VANCOUVER -- Construction of a $176 million permanent fishway to help salmon populations get past the Big Bar landslide will be delayed, according to the Department of Fisheries and Oceans Canada.

The landslide in B.C.’s Southern Interior is believed to have happened in late October or early November 2018, but it wasn't discovered until June 2019.

The incident created a five-metre waterfall that's preventing many fish from swimming upstream to spawn. Work on site has been ongoing ever since.

In a technical briefing Wednesday morning, landslide response director Gwil Roberts said there had been delays at the site during the winter. Extreme cold weather meant crews had less time to prepare for installation of the permanent system.

“Then we had a freeze-thaw period where we had very quick changes, -10 degrees celsius overnight and then +10 during the day,” Roberts said. “That created some instability on the slope where teams were preparing the bed for the fishway.”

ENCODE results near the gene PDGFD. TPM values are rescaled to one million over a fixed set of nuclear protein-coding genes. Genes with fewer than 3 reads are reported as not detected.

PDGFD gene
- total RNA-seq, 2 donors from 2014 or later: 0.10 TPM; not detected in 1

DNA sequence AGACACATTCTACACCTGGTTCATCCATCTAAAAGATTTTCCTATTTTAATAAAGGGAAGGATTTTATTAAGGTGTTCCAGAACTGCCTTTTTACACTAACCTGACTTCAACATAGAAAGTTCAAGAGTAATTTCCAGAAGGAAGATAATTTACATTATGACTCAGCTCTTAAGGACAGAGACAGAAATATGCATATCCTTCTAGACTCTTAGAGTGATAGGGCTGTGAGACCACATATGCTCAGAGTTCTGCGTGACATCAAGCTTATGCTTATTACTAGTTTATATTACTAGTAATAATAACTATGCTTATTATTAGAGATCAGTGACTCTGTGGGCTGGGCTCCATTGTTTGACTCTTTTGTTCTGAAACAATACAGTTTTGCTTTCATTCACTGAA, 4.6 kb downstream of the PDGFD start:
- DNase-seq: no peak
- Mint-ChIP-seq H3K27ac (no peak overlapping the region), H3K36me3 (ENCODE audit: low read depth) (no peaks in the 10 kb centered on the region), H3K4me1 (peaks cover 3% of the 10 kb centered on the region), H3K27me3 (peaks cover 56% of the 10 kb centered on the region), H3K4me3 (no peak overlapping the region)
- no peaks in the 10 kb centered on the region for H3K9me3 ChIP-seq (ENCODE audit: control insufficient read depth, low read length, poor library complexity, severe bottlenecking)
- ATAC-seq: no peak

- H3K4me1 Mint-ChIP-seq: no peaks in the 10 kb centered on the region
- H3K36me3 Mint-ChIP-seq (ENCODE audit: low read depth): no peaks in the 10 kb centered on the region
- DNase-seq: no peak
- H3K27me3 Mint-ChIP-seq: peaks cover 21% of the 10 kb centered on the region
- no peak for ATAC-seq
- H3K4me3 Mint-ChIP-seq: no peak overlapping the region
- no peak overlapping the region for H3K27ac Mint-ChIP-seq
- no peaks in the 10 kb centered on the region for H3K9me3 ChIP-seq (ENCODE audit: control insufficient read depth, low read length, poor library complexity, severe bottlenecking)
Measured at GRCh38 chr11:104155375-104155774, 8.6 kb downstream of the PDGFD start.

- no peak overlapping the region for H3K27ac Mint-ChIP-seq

As a result, Roberts said the fishway “will not be installed by May 2022 as planned.”

The pricey project was announced in December, with the department saying work would “begin immediately to take advantage of low river levels in winter.”

Fisheries officials say they expect thousands of migrating salmon to still be able to pass through the site this year thanks to temporary structural changes, including a “nature-like” fishway.

Michael Crowe with Fisheries and Oceans Canada said the fishway is “performing as hoped" and chinook salmon are able to make it through the slide zone without many problems. Though early arrivals of sockeye salmon remain vulnerable in high waters.

Work will also continue this year to transport fish via truck around the slide zone, while the tube system, or “salmon cannon” will not be used. Roberts said it was not technically feasible.

“When we did a cost benefit analysis of that system, it did not make sense so we decided to focus on our truck and transport system this year,” he said.